General Karim Fatah, commander of a Kurdish peshmerga battalion near the Mosul dam, told ABC News that Kurdish forces have taken control of both ends of the dam. However, fighters from Iraq and Syria (ISIS) still control some positions near the western end of the structure.
The U.S. government is concerned about these developments, causing President Obama to send a letter to Congress. In this letter he authorized airstrikes against ISIS targets at the dam “in the national security and foreign policy interests of the United States.” The letter went on to explain, “The failure of the Mosul Dam could threaten the lives of large numbers of civilians, endanger U.S. personnel and facilities, including the U.S. Embassy in Baghdad, and prevent the Iraqi government from providing critical services to the Iraqi populace.”
The Mosul Dam was built in the 1980s on really terrible ground, requiring constant maintenance to prevent it from collapsing. “Mosul Dam, the largest dam in Iraq, was constructed on a foundation of soluble soils that are continuously dissolving, resulting in the formation of cavities and voids underground that place the dam at risk for failure,” David Petraeus, currently the chairman of KKR’s Global Institute and former commanding general of the U.S. Army, and Ryan Crocker, the former U.S. Ambassador to Iraq, stated in a letter.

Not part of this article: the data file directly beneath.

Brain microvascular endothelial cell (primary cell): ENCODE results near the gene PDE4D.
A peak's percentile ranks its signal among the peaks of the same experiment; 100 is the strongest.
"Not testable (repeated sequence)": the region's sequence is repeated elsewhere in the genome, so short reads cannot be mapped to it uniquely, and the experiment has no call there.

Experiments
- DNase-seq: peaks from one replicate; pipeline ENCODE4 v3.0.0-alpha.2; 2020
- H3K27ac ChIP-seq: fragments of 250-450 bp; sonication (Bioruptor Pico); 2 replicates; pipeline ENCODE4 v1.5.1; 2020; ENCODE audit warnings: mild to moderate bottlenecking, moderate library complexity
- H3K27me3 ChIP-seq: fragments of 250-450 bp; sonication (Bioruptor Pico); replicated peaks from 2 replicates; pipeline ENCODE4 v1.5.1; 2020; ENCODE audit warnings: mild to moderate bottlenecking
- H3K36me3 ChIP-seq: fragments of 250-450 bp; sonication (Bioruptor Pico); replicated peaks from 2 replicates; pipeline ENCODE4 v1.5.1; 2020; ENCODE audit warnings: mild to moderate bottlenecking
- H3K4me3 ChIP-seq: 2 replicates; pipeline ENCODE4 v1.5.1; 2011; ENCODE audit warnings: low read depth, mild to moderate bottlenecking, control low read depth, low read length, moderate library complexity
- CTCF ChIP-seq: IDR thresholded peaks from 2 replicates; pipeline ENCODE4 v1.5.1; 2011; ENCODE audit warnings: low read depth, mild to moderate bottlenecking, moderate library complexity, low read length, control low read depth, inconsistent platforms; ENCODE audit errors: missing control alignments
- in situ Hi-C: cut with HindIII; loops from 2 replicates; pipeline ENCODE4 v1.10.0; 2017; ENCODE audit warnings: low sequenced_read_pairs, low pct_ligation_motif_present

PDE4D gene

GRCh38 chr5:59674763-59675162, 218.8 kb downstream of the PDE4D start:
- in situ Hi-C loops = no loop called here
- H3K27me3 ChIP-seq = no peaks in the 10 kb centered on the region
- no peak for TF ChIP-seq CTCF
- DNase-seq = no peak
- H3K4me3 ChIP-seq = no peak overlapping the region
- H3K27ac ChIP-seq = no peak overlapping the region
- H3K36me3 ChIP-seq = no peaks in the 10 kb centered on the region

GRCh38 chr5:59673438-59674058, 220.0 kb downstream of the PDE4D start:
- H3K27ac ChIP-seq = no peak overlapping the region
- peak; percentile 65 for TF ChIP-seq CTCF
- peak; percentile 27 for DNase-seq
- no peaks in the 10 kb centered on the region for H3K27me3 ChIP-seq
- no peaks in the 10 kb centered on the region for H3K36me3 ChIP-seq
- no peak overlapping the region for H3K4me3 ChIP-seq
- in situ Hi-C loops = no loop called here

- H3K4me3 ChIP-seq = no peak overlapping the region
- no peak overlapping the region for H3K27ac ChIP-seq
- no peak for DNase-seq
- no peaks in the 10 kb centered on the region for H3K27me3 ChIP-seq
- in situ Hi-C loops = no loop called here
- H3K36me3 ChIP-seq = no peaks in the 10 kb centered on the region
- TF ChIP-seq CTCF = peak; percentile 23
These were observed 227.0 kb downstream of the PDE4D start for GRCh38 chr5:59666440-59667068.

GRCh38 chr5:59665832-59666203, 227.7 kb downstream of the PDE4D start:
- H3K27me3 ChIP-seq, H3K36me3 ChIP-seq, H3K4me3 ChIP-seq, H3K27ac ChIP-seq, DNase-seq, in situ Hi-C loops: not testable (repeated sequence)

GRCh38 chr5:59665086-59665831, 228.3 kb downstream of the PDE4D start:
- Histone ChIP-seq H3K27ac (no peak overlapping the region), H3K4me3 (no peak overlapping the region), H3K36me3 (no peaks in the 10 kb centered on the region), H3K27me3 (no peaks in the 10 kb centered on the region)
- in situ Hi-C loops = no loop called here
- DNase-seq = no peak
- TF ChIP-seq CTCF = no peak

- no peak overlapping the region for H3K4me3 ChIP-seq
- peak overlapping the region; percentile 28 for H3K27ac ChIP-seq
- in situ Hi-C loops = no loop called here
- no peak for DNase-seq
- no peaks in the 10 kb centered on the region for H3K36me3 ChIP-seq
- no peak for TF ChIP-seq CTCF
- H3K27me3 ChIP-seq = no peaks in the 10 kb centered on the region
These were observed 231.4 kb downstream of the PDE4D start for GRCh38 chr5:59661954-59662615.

The dam requires “extraordinary engineering measures” – which is a lot of grouting operations to fill in the holes and “maintain the structural integrity and operating capability of the dam,” according to a U.S. Army Corps of Engineers report in 2007. The Iraqi government has been able to keep the dam in passing condition by continuously pumping in tons of grout.
“Assuming a worse [sic] case scenario, an instantaneous failure of Mosul Dam filled to its maximum operating level could result in a flood wave over 20 meters [65 feet] deep at the city of Mosul, which would result in a significant loss of life and property,” Petraeus and Crocker’s letter stated.
Last Friday an Iraqi government official said that the lead dam engineer and his steam were still on site. The water level was being kept lower than normal to reduce risk, according to the official.